An informal meeting of Europe’s ministers for foreign affairs - Gymnich - took place on Sept. 6-7 in Vilnius, where discussions centered on preparations for the December European Council on Defense Issues and items related to the Eastern Partnership and southern neighborhood policy, reports ELTA.
The Vilnius meeting was chaired by EU High Representative for Foreign Affairs and Security Policy Catherine Ashton.
Lithuanian Minister of Foreign Affairs Linas Linkevicius highlighted the importance of Eastern Partnership. “The member states express their solidarity with the countries of the Eastern Partnership program that have chosen the European path and strongly support them. Russia’s pressure on Ukraine and other Eastern Partnership countries will increase, so it is important to keep this item on the EU agenda. We must consider ways to help the countries withstand such pressure,” Linkevicius said.
Pressure from Russia is regarded as why Armenia, an Eastern Partnership country, this month agreed to join the Customs Union linking Russia, Belarus and Kazakhstan, turning its back on closer EU relations.
The Eastern Partnership Summit takes place on Nov. 28-29 in Vilnius.
The session on Sept. 7 was attended by the U.S. Secretary of State John Kerry, who was paying a visit to Vilnius and presented his Middle East peace process plan, as well as highlighted the role of the EU in this process.
During the meeting, Linkevicius and Kerry stressed the significance of the transatlantic trade and partnership. The sides agreed that the signing of the free trade agreement (Transatlantic Trade and Investment Partnership - TTIP) between the EU and the U.S. would be a very important achievement, which would strengthen economies and create millions of new jobs.
At a discussion on EU Common Security and Defense Policy, Linkevicius emphasized the need to respond appropriately to new security challenges, especially to cyber and energy threats, and to coordinate EU actions with international partners.
Lithuanian President Dalia Grybauskaite also met with Kerry to discuss bilateral relations, security in the Nordic and Baltic region, and international issues.
According to the president, the recent meeting with President Barack Obama in Washington started a new stage of strategic cooperation between the Baltic countries and the United States, which covers critical security and defense issues as well as cyber and economic collaboration. It means, the president said, that the United States places a special focus on the region and Lithuania, supporting stronger security guarantees for their people.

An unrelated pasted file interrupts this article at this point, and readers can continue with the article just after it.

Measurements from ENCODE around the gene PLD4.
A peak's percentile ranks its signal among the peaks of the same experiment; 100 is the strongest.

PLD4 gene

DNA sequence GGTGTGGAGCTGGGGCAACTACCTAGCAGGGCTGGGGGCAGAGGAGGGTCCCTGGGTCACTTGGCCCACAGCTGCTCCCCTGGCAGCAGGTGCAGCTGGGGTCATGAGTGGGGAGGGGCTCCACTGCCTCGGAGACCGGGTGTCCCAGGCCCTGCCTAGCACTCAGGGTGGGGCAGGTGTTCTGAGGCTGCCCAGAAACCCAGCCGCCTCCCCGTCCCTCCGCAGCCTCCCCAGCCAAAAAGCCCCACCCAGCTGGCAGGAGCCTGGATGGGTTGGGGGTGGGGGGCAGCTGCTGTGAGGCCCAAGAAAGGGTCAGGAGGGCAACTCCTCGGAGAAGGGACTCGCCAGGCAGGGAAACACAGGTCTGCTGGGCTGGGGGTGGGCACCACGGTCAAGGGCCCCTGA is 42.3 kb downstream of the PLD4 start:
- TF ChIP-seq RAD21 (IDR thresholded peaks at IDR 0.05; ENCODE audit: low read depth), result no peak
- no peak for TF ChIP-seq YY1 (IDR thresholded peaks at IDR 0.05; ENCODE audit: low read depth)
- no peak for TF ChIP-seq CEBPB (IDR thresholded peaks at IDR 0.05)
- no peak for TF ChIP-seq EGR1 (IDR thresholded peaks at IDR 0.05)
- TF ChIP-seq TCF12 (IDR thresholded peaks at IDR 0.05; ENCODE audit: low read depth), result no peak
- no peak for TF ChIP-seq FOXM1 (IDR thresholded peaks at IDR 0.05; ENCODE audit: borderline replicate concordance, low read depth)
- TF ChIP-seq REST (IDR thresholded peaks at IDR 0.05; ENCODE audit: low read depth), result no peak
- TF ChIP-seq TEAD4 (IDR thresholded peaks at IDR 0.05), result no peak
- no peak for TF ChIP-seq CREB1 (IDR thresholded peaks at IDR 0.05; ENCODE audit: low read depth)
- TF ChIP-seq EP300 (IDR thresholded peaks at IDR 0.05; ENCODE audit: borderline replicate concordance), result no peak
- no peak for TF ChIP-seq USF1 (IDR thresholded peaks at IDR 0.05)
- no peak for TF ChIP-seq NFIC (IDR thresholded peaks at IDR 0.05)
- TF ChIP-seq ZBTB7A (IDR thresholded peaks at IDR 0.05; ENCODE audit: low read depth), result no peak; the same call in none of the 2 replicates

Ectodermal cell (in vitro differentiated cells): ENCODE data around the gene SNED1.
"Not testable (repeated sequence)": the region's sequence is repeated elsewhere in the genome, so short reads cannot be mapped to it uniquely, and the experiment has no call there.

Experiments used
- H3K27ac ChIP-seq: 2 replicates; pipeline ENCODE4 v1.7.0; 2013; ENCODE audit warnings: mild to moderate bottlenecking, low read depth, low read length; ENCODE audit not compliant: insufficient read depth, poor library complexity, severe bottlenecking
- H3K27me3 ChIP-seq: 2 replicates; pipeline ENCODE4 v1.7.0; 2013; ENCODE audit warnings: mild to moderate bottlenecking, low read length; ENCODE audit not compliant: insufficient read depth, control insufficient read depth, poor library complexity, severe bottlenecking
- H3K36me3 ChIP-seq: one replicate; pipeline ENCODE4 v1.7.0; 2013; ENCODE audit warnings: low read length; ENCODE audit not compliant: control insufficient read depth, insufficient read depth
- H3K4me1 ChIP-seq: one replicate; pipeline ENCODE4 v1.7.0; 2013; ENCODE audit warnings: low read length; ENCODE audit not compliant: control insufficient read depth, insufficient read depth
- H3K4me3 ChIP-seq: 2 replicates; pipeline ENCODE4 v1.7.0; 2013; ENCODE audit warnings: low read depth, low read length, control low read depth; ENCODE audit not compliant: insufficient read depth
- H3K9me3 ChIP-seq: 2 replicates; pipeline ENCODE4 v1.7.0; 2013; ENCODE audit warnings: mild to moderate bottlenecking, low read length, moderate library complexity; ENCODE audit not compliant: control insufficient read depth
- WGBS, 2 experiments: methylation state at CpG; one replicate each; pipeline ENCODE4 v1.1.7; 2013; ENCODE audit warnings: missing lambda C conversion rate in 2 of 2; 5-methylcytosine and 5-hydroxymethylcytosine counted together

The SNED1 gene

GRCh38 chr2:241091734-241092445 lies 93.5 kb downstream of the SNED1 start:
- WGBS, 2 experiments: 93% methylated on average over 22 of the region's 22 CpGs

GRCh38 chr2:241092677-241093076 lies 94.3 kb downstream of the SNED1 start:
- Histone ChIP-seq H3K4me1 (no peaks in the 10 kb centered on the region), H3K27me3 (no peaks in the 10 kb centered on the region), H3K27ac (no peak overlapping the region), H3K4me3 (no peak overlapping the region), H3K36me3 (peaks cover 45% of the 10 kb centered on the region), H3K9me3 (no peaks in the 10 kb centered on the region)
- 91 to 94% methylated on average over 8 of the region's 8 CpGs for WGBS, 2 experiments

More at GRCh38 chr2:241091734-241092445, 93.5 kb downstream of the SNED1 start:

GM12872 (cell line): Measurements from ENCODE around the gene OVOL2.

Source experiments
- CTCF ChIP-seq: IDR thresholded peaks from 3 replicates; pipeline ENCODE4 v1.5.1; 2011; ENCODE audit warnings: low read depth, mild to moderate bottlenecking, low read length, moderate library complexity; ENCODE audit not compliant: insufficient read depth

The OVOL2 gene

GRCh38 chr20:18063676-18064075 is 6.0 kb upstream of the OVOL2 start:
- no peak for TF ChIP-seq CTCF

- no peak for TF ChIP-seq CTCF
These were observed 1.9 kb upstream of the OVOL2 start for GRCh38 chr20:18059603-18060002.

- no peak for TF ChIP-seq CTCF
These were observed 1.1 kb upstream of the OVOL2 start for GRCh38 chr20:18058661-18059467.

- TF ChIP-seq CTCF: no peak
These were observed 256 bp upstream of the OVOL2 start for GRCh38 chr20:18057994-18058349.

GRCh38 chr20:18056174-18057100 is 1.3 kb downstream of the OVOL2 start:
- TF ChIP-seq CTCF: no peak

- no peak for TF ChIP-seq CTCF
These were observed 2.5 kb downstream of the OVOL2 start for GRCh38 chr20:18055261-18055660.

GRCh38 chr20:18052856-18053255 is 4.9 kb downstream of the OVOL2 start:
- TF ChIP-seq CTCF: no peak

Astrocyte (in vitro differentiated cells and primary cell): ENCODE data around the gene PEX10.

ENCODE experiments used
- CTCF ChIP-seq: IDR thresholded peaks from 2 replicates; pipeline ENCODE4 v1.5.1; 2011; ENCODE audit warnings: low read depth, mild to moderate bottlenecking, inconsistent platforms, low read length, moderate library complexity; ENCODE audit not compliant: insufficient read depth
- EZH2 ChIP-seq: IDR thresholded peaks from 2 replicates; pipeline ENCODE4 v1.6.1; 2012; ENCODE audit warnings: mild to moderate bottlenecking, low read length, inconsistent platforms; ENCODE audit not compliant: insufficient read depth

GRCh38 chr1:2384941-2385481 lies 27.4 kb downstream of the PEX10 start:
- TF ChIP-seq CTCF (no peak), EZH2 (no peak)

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Chairman of the European Parliament Committee on Foreign Affairs Elmer Brok delivered a speech at the end of the Sept. 6 Inter-Parliamentary Conference for the Common Foreign and Security Policy and the Common Security and Defense Policy in Vilnius.
Brok was in town to discuss the Syrian crisis. He remarked that these were dramatic times which call for decisive action by the EU. “I hope that the foreign ministers meeting today and tomorrow [at Gymnich] will stand up to the challenge they have before them. Russia’s aggressive behavior cannot be tolerated. The Soviet Union is gone and Russia has accepted to be part of a world order based on the rule of law. Russia is member of the WTO, has signed the Helsinki Declaration, and most of all is permanent member of the UN Security Council. Russia cannot ignore its obligations and go about threatening other countries,” he said.
The use by Russia of trade and energy for political purposes against its neighbors and their sovereign decisions cannot be tolerated, Brok continued.
Anders Fogh Rasmussen, NATO Secretary General, participated in the Inter-Parliamentary Conference, where he encouraged the member countries to more closely cooperate with one another in the sphere of defense, as this was the way to strengthen the Alliance.
Rasmussen highlighted that he was for the strengthening of cooperation and that he wants to see an increase in investment in military capabilities. According to the NATO Secretary General, there was a need to invest not only into the NATO, but into the strong partnership of the NATO and the European Union (EU).
“As a believer in both Europe and NATO, I am convinced that Europeans should not be content with playing the role of a global spectator. We can be and must be global actors. At the European Council in December, we Europeans have to make a strategic choice. We should put our money where our mouth is and our resources where the need is. We should build capabilities, not bureaucracies. And we should build them together - as Europeans cooperating with each other and with our North American allies,” said Rasmussen.
Lithuanian Minister of National Defense Juozas Olekas met with the UK Secretary of State for Defense Philip Hammond, where successful cooperation in defense and security areas was discussed.
Olekas expressed his appreciation of the cooperation between the UK and Lithuania within the European framework: on July 1 a company of Lithuanian military service members entered a 6-month standby period in the UK-led EU Battlegroup (EU BG). The defense ministers also discussed details of the upcoming seminar on the EU BG efficiency, which their countries will jointly organize on Oct. 14-15 in London.